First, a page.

Another element of the appeal of birthday cake flavor — especially for well-known brands — is that it's pretty universally known. Manufacturers don't need to educate consumers, because they already have an innate sense of what flavors they're about to unwrap. "It appeals to a wide variety of consumers and is easily understandable of what it will deliver," a spokesperson for Kit Kat told me via email.

In 2020, Kit Kat released limited-edition birthday cake-flavored bars, which were made with the candy's trademark crispy wafer interior but coated in "birthday cake flavored crème with the addition of sprinkles." "The flavor is unique, while not polarizing to the mainstream consumers," the manufacturer added. 

While some assert birthday cake flavor isn't polarizing, my polls of food professionals indicated that might not be completely accurate. The intrinsically artificial nature of it is really off-putting to some people, and it can result in a very saccharine product that's almost waxy from the use of butter-flavored vegetable shortening (which is simply another layer of artificiality). 

Peg Aloi, a baker and writer, told me that she felt like artificial birthday cake flavor was "the Axe Body Spray of food flavoring," while Jonathan Exum — a Louisville-based chef with a killer palate — described trying a product that "used a 'white chocolate' that coated the roof of your mouth like cheap frosted doughnuts." That being said, Exum is a fan of the flavor overall, because it denotes both nostalgia and indulgence.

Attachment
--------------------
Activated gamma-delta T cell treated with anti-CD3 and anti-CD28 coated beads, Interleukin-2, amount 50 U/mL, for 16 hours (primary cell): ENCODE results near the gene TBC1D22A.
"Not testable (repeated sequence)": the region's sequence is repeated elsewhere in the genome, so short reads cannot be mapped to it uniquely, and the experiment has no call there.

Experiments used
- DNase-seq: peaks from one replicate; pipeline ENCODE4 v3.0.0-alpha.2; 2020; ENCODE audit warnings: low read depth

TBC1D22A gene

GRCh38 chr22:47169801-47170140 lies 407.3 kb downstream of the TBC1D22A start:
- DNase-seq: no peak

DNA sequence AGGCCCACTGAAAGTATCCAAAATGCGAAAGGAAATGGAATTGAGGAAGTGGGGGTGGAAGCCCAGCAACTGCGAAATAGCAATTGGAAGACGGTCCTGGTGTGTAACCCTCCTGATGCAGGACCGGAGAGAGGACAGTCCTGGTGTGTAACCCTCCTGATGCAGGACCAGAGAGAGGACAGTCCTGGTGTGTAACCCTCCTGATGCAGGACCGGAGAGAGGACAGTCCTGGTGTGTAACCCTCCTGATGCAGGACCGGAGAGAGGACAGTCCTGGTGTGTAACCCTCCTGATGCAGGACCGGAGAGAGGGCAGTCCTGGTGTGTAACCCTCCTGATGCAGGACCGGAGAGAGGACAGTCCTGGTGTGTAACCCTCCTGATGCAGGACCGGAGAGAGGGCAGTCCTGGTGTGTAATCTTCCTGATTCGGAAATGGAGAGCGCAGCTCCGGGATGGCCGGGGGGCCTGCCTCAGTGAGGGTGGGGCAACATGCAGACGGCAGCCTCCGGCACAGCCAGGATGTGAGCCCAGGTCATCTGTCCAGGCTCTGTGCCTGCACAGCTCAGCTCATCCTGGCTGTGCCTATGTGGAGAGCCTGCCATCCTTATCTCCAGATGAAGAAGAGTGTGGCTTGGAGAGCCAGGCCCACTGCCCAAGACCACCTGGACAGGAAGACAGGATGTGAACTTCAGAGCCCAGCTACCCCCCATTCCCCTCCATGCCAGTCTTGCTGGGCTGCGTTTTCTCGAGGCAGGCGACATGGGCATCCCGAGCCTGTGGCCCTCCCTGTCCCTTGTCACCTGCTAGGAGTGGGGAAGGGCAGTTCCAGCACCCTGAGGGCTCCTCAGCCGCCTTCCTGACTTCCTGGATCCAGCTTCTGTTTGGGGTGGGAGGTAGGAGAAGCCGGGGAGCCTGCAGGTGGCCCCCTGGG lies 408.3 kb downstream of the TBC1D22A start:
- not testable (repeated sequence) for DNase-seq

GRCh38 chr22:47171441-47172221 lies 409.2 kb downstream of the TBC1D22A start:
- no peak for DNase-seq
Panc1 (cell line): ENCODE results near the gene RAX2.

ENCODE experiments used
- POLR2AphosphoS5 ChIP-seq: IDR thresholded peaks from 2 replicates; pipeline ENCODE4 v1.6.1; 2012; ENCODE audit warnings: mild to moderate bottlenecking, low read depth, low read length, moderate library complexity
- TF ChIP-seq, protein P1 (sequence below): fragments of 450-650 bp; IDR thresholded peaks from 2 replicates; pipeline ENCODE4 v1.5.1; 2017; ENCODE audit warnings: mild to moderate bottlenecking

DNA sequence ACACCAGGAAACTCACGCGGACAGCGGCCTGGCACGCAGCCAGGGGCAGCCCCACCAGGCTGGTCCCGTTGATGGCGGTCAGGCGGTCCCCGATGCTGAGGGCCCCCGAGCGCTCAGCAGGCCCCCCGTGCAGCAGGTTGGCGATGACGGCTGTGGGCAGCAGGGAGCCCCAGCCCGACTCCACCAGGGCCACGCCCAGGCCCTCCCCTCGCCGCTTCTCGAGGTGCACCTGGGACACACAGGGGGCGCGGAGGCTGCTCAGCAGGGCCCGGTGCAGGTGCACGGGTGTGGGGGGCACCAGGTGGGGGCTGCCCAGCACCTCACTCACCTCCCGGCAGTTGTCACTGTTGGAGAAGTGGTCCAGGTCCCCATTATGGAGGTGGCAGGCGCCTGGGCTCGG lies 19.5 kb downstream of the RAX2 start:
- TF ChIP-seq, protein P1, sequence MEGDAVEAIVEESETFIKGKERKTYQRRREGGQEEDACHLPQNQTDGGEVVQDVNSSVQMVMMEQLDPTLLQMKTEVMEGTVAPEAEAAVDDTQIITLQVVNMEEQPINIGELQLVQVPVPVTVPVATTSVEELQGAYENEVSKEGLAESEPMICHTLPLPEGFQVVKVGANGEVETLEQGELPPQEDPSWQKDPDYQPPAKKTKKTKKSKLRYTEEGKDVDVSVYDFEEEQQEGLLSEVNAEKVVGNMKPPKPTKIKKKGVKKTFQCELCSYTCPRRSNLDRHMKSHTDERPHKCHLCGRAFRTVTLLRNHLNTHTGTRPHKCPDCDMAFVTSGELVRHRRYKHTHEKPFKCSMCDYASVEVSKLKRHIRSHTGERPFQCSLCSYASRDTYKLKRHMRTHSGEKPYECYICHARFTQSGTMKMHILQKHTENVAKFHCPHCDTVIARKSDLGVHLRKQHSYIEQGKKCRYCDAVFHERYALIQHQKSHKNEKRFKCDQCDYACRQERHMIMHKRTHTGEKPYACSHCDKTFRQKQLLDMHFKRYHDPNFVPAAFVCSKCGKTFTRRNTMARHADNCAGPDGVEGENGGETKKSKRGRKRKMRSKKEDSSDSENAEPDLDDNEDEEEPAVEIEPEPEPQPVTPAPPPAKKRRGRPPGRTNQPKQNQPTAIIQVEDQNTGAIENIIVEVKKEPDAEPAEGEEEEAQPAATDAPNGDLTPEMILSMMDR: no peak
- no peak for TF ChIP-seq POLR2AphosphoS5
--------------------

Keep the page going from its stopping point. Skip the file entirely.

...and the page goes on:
"It goes against any kind of 'whole foods' or natural foods preparation," he said. "But I also think that's why a lot of people love it, because it's a quick way to 'cheat' on a healthy diet that basically summarizes all the flavors of processed food into one sweet morsel and brings back memories of childhood or stoned [or] drunk binge-eating." 

Cake historian Jessica Reed echoed this sentiment, citing two overarching reasons for the flavor's popularity. First, birthday cake is a food of comfort and happiness. "To companies looking to sell a product, this is gold," she said.

"Two: We live in a society that prizes restriction when it comes to sweets," Reed continued. "If you can't eat it, taste it from your lipgloss or in your cocktail — which is oddly not as maligned."

According to flavor scientist Tom Gibson, birthday cake flavor has always experienced waves of popularity when people need comfort. Christina Tosi's beloved Birthday Cake, which was Funfetti-inspired, helped put her bakery Milk Bar on the map back in 2008 amid the economic recession.

As stress surrounding the Trump presidency began to really accelerate, so too did the mass production of birthday cake-flavored snack foods. Consumers are now seeking simple comfort food amid the pandemic, Gibson said.

"Classic, nostalgic flavors like birthday cake are not only familiar but offer a sense of decadent indulgence," he said. "This is especially significant during a time when we've had to go without many experiences, including birthday parties. It's been a tough year, so we can all use something to celebrate. Birthday cake-flavored products allow us to treat ourselves despite these limitations."

By Ashlie D. Stevens

Ashlie D. Stevens is Salon's food editor. She is also an award-winning radio producer, editor and features writer — with a special emphasis on food, culture and subculture. Her writing has appeared in and on The Atlantic, National Geographic’s “The Plate,” Eater, VICE, Slate, Salon, The Bitter Southerner and Chicago Magazine, while her audio work has appeared on NPR’s All Things Considered and Here & Now, as well as APM’s Marketplace. She is based in Chicago.